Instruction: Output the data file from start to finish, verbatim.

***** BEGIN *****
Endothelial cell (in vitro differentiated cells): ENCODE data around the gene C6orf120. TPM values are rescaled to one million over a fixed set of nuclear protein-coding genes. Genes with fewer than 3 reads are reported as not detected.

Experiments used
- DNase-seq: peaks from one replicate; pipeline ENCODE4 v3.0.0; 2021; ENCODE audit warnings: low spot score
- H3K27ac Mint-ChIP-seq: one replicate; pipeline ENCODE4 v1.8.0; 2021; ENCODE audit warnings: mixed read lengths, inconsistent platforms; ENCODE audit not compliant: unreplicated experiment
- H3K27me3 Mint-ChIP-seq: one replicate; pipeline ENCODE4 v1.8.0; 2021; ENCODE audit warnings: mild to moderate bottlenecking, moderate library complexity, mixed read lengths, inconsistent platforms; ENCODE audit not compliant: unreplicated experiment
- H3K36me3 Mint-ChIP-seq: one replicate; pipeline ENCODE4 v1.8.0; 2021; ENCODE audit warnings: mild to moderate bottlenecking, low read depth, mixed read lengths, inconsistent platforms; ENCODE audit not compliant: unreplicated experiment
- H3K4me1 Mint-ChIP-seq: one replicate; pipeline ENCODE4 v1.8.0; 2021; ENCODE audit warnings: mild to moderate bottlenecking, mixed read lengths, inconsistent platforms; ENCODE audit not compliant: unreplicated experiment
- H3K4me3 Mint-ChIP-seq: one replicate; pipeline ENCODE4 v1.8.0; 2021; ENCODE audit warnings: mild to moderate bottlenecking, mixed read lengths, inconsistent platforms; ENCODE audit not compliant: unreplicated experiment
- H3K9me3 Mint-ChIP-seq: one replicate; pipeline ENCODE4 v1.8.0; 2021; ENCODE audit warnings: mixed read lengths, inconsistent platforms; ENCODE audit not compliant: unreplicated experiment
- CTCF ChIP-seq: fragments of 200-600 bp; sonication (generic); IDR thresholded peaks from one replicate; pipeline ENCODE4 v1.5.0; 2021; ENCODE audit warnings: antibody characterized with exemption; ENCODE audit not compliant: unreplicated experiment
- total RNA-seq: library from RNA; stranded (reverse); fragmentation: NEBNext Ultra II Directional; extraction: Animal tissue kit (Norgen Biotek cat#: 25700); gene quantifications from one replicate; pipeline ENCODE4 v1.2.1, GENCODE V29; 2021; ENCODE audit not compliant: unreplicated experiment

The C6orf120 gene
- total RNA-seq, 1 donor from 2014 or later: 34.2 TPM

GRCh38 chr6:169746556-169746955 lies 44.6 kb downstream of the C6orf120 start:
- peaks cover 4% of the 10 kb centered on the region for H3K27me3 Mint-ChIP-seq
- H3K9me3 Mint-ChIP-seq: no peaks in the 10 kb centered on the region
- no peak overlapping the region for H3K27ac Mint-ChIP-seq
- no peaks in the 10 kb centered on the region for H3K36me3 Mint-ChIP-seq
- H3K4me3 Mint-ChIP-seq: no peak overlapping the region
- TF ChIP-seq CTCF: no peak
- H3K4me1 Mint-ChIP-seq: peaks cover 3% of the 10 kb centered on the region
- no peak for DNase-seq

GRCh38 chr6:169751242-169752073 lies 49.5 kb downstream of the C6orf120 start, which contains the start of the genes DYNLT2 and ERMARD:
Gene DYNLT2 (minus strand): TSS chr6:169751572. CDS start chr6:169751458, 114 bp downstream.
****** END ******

Endothelial cell (in vitro differentiated cells): ENCODE data around the gene C6orf120. TPM values are rescaled to one million over a fixed set of nuclear protein-coding genes. Genes with fewer than 3 reads are reported as not detected.

Experiments used
- DNase-seq: peaks from one replicate; pipeline ENCODE4 v3.0.0; 2021; ENCODE audit warnings: low spot score
- H3K27ac Mint-ChIP-seq: one replicate; pipeline ENCODE4 v1.8.0; 2021; ENCODE audit warnings: mixed read lengths, inconsistent platforms; ENCODE audit not compliant: unreplicated experiment
- H3K27me3 Mint-ChIP-seq: one replicate; pipeline ENCODE4 v1.8.0; 2021; ENCODE audit warnings: mild to moderate bottlenecking, moderate library complexity, mixed read lengths, inconsistent platforms; ENCODE audit not compliant: unreplicated experiment
- H3K36me3 Mint-ChIP-seq: one replicate; pipeline ENCODE4 v1.8.0; 2021; ENCODE audit warnings: mild to moderate bottlenecking, low read depth, mixed read lengths, inconsistent platforms; ENCODE audit not compliant: unreplicated experiment
- H3K4me1 Mint-ChIP-seq: one replicate; pipeline ENCODE4 v1.8.0; 2021; ENCODE audit warnings: mild to moderate bottlenecking, mixed read lengths, inconsistent platforms; ENCODE audit not compliant: unreplicated experiment
- H3K4me3 Mint-ChIP-seq: one replicate; pipeline ENCODE4 v1.8.0; 2021; ENCODE audit warnings: mild to moderate bottlenecking, mixed read lengths, inconsistent platforms; ENCODE audit not compliant: unreplicated experiment
- H3K9me3 Mint-ChIP-seq: one replicate; pipeline ENCODE4 v1.8.0; 2021; ENCODE audit warnings: mixed read lengths, inconsistent platforms; ENCODE audit not compliant: unreplicated experiment
- CTCF ChIP-seq: fragments of 200-600 bp; sonication (generic); IDR thresholded peaks from one replicate; pipeline ENCODE4 v1.5.0; 2021; ENCODE audit warnings: antibody characterized with exemption; ENCODE audit not compliant: unreplicated experiment
- total RNA-seq: library from RNA; stranded (reverse); fragmentation: NEBNext Ultra II Directional; extraction: Animal tissue kit (Norgen Biotek cat#: 25700); gene quantifications from one replicate; pipeline ENCODE4 v1.2.1, GENCODE V29; 2021; ENCODE audit not compliant: unreplicated experiment

The C6orf120 gene
- total RNA-seq, 1 donor from 2014 or later: 34.2 TPM

GRCh38 chr6:169746556-169746955 lies 44.6 kb downstream of the C6orf120 start:
- peaks cover 4% of the 10 kb centered on the region for H3K27me3 Mint-ChIP-seq
- H3K9me3 Mint-ChIP-seq: no peaks in the 10 kb centered on the region
- no peak overlapping the region for H3K27ac Mint-ChIP-seq
- no peaks in the 10 kb centered on the region for H3K36me3 Mint-ChIP-seq
- H3K4me3 Mint-ChIP-seq: no peak overlapping the region
- TF ChIP-seq CTCF: no peak
- H3K4me1 Mint-ChIP-seq: peaks cover 3% of the 10 kb centered on the region
- no peak for DNase-seq

GRCh38 chr6:169751242-169752073 lies 49.5 kb downstream of the C6orf120 start, which contains the start of the genes DYNLT2 and ERMARD:
Gene DYNLT2 (minus strand): TSS chr6:169751572. CDS start chr6:169751458, 114 bp downstream.